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Common Defenses If You Are Charged with Selling Drugs

While many states across the United States have legalized marijuana in recent years, the manufacture or sale of other controlled substances remains a serious criminal offense in most states, including Tennessee. If you were recently arrested and charged with selling drugs in Tennessee, you face a lengthy prison sentence if convicted. One mistake you do not want to make is to listen to the police and/or the prosecuting attorney who will undoubtedly try to convince you that a conviction is a foregone conclusion. Until you sit down and discuss the unique set of facts and circumstances with your attorney, there is no way to know what defenses might be available totrafficking oxycodone you. To illustrate how you might be able to avoid a conviction, a Murfreesboro drug defense lawyer at Bennett, Michael & Hornsby explains some common defenses in drug dealing cases.

Tennessee Law

Tennessee Code Section 39-17-417 governs the manufacture, delivery, or sale of a controlled substance in Tennessee, reading in pertinent part as follows:

(a)  It is an offense for a defendant to knowingly:

     (1)  Manufacture a controlled substance;

     (2)  Deliver a controlled substance;

     (3)  Sell a controlled substance; or

     (4)  Possess a controlled substance with intent to manufacture, deliver or sell the controlled substance.

Common Defenses When Charged with Drug Dealing

Although you may have been led to believe that a conviction is eminent by the arresting officer and/or the prosecuting attorney, there is a good chance that you have a viable defense. Considering the consequences of a conviction for selling drugs, you owe it to yourself to pursue any possible defenses, such as:

      • The initial stop was illegal. A random, or unrelated, traffic stop often leads to a search and seizure – which leads to an arrest for dealing drugs. Once stopped, something about the driver, the vehicle, or the passengers makes the officer suspect that drugs are present in the vehicle and a search follows. In these cases, a common defense is to challenge the legality of the initial stop. Your attorney may also challenge the amount of time you were detained after the original reason for the stop concluded and/or the reason for the subsequent search. If the stop or the subsequent search is found to have violated your rights, the drugs seized may be inadmissible at trial.
      • Alleging that a search and seizure was illegal. Your arrest may also have followed a search and seizure of your home or business. If your arrest stemmed from the search of your home, your lawyer may challenge the search because the law only allows a home to be searched if the police first obtain a valid warrant, except under very narrow exceptions to the warrant requirement. If the search was illegal, anything seized may be excluded from trial.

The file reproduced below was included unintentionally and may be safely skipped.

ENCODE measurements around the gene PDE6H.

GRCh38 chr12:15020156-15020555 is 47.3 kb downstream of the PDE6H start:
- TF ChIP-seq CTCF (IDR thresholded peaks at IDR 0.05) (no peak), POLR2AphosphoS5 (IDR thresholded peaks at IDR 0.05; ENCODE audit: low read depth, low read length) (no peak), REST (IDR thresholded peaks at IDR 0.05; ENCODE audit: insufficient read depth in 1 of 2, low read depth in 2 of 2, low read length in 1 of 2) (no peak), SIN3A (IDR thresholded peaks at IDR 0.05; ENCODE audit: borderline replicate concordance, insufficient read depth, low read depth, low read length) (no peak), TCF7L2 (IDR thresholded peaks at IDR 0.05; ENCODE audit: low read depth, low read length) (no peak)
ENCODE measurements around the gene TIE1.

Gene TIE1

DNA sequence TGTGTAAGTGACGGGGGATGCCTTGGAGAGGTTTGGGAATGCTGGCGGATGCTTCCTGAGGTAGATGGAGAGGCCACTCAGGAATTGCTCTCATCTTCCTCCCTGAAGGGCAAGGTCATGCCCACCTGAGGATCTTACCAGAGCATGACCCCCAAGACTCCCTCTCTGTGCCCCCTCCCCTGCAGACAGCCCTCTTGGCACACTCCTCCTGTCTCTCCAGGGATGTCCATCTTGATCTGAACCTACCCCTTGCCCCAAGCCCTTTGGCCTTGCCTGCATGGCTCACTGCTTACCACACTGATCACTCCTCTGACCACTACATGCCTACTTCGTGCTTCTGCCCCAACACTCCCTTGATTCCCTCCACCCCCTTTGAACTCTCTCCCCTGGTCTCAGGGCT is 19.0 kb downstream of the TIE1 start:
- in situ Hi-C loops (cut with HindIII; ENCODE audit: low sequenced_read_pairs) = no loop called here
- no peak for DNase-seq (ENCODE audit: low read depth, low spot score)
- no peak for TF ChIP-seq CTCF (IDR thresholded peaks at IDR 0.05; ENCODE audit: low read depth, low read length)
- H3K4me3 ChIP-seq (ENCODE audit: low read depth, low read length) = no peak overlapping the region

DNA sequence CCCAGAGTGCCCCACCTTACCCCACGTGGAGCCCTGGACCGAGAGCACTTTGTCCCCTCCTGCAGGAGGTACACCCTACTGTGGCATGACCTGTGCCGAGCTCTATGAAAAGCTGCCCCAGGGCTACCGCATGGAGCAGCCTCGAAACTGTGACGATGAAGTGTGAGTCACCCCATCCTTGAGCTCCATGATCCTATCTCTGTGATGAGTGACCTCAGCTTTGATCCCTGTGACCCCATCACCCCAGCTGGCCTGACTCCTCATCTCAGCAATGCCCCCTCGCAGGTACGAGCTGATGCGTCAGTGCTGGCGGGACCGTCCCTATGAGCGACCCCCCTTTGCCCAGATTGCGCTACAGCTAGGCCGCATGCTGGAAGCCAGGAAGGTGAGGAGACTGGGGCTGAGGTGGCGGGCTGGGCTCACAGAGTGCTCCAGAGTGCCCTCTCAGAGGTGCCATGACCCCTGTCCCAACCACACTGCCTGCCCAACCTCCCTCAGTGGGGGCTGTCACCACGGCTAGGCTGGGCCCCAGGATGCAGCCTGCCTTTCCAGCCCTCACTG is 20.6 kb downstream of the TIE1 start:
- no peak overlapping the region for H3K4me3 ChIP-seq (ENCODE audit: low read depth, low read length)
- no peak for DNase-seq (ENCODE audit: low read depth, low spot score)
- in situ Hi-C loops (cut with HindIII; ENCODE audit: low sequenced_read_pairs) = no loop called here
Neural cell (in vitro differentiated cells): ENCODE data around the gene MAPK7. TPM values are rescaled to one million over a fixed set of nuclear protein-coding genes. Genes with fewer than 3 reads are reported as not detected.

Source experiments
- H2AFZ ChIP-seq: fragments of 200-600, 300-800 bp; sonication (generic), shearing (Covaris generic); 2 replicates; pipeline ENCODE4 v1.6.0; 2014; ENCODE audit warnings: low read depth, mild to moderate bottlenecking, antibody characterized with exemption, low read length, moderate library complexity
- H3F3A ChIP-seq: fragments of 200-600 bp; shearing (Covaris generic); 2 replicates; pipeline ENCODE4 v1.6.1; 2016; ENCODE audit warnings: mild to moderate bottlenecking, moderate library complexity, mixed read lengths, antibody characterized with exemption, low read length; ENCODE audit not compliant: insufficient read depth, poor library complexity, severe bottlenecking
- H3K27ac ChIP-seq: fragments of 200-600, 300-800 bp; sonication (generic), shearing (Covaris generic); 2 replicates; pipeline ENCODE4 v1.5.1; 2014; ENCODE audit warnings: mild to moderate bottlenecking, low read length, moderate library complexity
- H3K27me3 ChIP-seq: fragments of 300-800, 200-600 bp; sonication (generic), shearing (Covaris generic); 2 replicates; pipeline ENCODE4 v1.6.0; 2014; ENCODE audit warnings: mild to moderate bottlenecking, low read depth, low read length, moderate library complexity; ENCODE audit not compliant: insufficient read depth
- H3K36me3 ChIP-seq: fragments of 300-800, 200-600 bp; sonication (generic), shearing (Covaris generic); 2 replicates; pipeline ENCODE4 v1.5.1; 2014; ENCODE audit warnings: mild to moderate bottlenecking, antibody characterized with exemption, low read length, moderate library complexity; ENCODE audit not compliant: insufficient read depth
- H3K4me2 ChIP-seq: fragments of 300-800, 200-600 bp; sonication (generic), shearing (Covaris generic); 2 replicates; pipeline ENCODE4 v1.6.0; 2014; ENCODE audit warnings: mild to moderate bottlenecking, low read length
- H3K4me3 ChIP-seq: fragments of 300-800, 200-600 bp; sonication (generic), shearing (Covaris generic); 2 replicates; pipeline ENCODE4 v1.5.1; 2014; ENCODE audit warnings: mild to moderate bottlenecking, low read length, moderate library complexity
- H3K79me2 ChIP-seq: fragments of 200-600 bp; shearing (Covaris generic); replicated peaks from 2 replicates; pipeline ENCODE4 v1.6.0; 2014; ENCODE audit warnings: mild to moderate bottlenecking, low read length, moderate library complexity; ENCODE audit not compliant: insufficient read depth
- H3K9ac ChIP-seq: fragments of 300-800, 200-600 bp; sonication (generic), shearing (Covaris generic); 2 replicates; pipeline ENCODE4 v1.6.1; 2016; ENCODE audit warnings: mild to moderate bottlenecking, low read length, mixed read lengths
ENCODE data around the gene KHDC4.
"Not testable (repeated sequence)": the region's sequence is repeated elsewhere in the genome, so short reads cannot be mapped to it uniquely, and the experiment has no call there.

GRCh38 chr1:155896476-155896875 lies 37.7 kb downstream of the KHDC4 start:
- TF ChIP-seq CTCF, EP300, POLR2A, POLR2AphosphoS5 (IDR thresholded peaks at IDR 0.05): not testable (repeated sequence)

• Challenging a constructive possession argument. Sometimes the prosecutor bases charges of dealing on a constructive possession argument. Constructive possession is used to satisfy the “possession” element of a crime when the accused did not have the contraband under his/her direct, physical control. Instead, the prosecutor must convince a judge or jury that the defendant had constructive possession, meaning he/she had the “intent to maintain dominion and control over the contraband.” Your drug defense lawyer may be able to attack the state’s constructive possession argument and convince the judge/jury that the possession element was not proven beyond a reasonable doubt.
      • Alleging that the drugs were for personal use.  The prosecutor may be basing the dealing charges on the quantity of the drugs you had in your possession. Absent additional evidence of dealing, you may be able to successfully argue that although it was a significant quantity, they were intended for personal use. That, of course, is still a criminal offense; however, the penalties for possession for personal use are considerably less severe than those for dealing.

      Contact a Murfreesboro Drug Defense Lawyer

      If you have been charged with selling drugs in Tennessee, consult with an experienced Murfreesboro drug defense lawyer as soon as possible to discuss your legal options. In Tennessee contact a Murfreesboro drug defense lawyer at Bennett, Michael & Hornsby as soon as possible to discuss your legal options. Contact the team today by calling 615-898-1560 to schedule your free appointment.


Dinah Michael